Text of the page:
GAC recognizes that we need to do more to actively cultivate the inclusion of Black People, Indigenous People, and People of Colour (BIPOC) on our Board of Directors, in other volunteer and staff roles, in our membership, programs, and communications in order to identify and remove barriers to participation that are unique to these groups. We understand that it is no longer enough to say inclusivity is an ideal we hold; we must act now to ensure we are inclusive in practice. Here are the steps we have planned at this early stage. 

  1. We are currently working on educating ourselves on matters of race, representation, diversity, and inclusion.
  2. We will identify gaps in representation within our organization and issues of systemic racism through community consultation and research. We commit to finding ways to amplify diverse voices in all aspects of our governance and operations.
  3. Within three months, we will create a committee of racially diverse individuals focused on Diversity & Inclusion within GAC. This committee will not be a place where BIPOC people carry the burden of education. To begin, this committee will focus on the following actions:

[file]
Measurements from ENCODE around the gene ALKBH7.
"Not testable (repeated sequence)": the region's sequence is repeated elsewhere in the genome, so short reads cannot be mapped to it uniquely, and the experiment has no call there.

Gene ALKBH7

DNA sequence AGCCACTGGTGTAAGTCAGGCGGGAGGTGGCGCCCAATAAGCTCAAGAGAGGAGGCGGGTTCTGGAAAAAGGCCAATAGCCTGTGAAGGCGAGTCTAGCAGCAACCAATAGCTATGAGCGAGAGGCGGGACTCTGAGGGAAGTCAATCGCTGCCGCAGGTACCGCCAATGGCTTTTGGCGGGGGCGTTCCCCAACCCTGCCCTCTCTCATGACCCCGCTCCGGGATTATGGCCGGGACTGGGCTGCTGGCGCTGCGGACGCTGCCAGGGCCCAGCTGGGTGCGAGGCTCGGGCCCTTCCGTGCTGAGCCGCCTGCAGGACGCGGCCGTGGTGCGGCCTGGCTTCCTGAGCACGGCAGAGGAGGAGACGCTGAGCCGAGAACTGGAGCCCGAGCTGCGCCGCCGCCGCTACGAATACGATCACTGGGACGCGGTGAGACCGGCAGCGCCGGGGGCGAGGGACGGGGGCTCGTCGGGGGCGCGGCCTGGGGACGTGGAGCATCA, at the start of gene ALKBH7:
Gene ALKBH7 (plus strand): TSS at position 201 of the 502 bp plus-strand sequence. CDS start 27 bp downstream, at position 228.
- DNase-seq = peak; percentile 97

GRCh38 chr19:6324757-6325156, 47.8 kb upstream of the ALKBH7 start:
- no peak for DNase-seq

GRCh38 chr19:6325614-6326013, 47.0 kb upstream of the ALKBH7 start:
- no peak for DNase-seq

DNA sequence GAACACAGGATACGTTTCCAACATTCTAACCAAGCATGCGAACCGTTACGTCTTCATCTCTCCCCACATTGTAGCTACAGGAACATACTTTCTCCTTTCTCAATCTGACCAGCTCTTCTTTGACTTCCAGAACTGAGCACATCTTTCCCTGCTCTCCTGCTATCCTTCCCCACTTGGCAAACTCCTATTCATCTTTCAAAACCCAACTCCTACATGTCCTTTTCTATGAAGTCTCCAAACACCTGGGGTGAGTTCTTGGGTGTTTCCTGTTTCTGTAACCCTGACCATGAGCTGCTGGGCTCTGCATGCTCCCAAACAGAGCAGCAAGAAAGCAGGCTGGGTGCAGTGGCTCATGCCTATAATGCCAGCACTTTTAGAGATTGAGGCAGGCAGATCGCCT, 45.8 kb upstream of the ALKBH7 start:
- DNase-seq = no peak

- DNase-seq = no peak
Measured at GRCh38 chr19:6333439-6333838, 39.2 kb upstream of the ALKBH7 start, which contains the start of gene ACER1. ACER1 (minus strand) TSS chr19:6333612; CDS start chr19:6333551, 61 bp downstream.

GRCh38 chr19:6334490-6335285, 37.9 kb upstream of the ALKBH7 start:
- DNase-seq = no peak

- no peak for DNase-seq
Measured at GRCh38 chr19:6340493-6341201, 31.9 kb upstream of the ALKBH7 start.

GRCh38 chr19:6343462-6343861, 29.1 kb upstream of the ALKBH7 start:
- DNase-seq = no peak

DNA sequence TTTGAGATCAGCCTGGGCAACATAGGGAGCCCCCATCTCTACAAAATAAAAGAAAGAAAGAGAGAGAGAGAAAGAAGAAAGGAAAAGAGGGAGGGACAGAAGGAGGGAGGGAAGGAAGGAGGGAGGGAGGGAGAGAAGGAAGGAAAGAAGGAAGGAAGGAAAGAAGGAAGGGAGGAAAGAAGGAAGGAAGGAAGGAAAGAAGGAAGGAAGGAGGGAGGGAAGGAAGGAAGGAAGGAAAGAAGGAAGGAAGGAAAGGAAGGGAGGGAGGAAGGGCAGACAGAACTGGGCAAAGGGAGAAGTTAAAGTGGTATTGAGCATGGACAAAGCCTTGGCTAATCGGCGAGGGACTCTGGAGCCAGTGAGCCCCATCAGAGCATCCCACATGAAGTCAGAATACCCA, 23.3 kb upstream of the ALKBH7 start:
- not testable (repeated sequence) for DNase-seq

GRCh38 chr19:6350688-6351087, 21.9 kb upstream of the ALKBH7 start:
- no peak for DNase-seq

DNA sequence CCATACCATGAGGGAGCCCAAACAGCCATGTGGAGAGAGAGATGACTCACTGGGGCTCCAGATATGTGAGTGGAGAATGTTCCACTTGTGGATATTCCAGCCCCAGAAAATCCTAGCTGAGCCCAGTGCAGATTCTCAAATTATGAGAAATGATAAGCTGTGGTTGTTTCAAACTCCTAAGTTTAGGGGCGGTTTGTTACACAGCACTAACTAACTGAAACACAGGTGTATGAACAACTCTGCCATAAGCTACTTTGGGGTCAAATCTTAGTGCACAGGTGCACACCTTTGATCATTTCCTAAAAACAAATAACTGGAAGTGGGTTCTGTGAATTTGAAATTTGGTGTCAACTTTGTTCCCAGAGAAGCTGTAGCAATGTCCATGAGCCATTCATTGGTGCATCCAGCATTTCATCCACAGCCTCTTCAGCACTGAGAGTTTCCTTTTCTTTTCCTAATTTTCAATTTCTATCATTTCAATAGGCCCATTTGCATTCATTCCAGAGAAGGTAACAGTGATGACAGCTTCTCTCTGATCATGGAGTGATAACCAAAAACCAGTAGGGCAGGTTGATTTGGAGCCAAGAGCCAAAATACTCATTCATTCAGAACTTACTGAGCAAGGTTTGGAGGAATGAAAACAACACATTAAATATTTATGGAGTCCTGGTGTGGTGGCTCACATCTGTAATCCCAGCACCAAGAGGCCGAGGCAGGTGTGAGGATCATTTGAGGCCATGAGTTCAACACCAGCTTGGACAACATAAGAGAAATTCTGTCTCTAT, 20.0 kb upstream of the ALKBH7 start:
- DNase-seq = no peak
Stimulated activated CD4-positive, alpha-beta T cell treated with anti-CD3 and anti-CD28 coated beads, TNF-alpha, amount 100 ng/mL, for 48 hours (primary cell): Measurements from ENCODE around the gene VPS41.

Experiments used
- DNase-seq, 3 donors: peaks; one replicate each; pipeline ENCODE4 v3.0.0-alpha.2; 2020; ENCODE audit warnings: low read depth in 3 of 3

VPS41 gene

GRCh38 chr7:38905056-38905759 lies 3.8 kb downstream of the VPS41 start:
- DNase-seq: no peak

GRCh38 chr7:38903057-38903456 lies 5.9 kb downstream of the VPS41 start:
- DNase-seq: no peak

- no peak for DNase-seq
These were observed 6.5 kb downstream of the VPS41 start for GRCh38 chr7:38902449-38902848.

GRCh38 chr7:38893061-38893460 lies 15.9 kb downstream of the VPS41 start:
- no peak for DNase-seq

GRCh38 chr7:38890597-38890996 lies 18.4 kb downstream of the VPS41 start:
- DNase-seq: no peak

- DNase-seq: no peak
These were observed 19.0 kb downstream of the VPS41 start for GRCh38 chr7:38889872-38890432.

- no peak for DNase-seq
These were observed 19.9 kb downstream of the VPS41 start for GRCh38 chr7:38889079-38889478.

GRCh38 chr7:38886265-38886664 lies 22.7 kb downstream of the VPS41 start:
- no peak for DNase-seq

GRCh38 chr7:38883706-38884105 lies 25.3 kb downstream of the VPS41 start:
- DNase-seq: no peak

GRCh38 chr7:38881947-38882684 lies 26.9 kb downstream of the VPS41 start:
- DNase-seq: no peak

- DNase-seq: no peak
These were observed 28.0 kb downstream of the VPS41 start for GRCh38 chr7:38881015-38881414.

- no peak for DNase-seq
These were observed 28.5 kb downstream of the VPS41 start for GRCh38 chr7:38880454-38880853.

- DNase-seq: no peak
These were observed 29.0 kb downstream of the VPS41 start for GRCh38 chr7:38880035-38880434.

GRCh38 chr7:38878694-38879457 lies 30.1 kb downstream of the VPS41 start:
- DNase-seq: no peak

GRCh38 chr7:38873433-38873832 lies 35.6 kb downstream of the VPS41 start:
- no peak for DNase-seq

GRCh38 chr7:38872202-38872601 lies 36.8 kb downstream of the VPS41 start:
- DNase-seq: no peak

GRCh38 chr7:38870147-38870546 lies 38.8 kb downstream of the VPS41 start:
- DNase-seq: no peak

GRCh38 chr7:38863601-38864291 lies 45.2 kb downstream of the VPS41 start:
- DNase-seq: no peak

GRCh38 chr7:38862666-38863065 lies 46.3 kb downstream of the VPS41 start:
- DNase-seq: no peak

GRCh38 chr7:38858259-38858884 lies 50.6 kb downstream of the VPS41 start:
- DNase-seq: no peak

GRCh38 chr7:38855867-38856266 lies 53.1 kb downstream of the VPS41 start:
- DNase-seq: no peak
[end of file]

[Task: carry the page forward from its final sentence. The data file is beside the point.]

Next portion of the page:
1. Update our Code of Conduct and amend our Strategic Plan to identify inclusion/representation strategies specific to the BIPOC community while developing a separate policy that addresses Diversity, Racism, and Inclusion. 
    2. Implement effective ongoing leadership training for the Board volunteers, staff, and committee volunteers to promote anti-racism, anti-oppression, and inclusion at every level of GAC.
    3. Work to increase BIPOC participation and representation in our membership, Board, volunteers, and staff, in our programs and projects, and in the stories we tell about Guelph-Wellington's creative community.

GAC recognizes that this is only the beginning. Please email Patti Broughton at This email address is being protected from spambots. You need JavaScript enabled to view it. if you have any feedback or are interested in getting involved with GAC as a Board member, committee member, or volunteer. All feedback will be treated as anonymous by default. We especially welcome those who identify as BIPOC to be involved in our D&I Committee to ensure that we are accurately taking into account the lived experience and perspectives that are too often missing. 

Guelph Arts Council is a registered charity that has supported the arts in Guelph-Wellington since 1975. GAC is governed by a volunteer Board of Directors, supported by volunteer Committees. Programs and services are delivered by the Executive Director and two part-time Co-Managers of Programs & Operations. GAC is grateful to its volunteers, community partners, members, donors, the City of Guelph, and the Ontario Arts Council for ongoing support.